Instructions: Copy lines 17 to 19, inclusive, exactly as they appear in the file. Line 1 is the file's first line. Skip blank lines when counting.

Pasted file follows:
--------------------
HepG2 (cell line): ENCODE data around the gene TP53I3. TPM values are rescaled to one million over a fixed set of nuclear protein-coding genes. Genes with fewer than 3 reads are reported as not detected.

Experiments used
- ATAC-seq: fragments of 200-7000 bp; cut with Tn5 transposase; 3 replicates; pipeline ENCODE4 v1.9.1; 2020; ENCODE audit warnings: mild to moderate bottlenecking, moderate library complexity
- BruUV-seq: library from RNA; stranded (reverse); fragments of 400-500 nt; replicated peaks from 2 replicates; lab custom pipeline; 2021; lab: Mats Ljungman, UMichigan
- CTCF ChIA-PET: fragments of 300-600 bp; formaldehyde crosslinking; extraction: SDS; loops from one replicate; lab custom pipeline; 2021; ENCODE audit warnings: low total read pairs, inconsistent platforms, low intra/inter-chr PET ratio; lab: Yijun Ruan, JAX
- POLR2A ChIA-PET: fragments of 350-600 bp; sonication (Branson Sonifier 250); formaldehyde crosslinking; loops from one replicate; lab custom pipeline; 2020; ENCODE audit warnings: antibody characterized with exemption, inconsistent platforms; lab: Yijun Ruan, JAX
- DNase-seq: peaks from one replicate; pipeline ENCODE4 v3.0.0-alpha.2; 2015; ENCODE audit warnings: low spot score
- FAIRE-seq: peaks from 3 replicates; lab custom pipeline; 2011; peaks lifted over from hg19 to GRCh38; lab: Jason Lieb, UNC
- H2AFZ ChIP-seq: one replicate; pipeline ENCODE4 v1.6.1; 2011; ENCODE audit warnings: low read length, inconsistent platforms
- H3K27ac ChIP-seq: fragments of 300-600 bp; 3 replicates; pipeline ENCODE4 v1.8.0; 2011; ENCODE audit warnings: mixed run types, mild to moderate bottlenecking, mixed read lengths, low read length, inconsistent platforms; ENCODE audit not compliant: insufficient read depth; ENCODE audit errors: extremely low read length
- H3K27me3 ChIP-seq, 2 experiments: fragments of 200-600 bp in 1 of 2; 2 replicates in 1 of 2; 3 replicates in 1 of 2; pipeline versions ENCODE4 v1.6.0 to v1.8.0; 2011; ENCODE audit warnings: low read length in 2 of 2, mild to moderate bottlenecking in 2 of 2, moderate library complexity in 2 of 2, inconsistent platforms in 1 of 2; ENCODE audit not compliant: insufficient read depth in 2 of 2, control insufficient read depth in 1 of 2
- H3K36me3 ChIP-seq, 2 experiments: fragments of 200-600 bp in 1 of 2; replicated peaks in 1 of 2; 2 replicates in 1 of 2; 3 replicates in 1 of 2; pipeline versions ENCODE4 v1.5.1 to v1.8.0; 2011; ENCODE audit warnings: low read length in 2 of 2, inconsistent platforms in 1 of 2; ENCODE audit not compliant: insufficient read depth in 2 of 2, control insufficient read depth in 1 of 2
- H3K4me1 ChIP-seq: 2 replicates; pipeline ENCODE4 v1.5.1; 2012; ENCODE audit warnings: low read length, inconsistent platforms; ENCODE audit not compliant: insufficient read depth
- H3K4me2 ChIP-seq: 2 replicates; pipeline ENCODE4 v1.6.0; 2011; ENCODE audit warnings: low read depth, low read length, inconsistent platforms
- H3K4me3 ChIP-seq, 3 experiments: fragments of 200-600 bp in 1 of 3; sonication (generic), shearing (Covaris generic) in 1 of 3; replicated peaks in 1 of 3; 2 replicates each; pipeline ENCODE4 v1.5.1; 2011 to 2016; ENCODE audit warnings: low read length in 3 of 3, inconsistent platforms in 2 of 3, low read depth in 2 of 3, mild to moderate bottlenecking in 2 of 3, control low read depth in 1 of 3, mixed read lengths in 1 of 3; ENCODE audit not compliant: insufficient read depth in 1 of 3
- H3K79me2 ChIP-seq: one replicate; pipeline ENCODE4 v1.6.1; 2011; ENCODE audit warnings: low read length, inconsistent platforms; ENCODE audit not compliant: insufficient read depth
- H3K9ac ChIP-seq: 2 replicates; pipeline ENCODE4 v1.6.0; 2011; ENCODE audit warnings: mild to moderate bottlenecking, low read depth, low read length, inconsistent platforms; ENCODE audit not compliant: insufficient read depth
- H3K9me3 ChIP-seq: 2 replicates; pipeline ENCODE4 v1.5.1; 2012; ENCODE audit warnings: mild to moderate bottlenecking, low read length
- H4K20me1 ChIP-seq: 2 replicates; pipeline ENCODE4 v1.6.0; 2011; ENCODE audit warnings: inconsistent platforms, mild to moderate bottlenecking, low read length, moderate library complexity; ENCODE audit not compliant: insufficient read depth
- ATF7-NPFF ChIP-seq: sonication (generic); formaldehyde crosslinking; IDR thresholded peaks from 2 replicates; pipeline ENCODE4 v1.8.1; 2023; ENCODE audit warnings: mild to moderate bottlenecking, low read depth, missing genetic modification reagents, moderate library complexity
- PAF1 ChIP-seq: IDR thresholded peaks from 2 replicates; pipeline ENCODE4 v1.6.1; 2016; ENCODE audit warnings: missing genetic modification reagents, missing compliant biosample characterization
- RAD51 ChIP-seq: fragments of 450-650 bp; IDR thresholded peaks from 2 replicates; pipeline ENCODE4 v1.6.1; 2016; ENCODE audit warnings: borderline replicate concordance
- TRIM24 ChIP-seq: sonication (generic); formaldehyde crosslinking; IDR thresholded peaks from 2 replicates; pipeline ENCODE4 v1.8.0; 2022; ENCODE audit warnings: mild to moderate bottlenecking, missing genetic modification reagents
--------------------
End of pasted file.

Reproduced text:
- H3K9ac ChIP-seq: 2 replicates; pipeline ENCODE4 v1.6.0; 2011; ENCODE audit warnings: mild to moderate bottlenecking, low read depth, low read length, inconsistent platforms; ENCODE audit not compliant: insufficient read depth
- H3K9me3 ChIP-seq: 2 replicates; pipeline ENCODE4 v1.5.1; 2012; ENCODE audit warnings: mild to moderate bottlenecking, low read length
- H4K20me1 ChIP-seq: 2 replicates; pipeline ENCODE4 v1.6.0; 2011; ENCODE audit warnings: inconsistent platforms, mild to moderate bottlenecking, low read length, moderate library complexity; ENCODE audit not compliant: insufficient read depth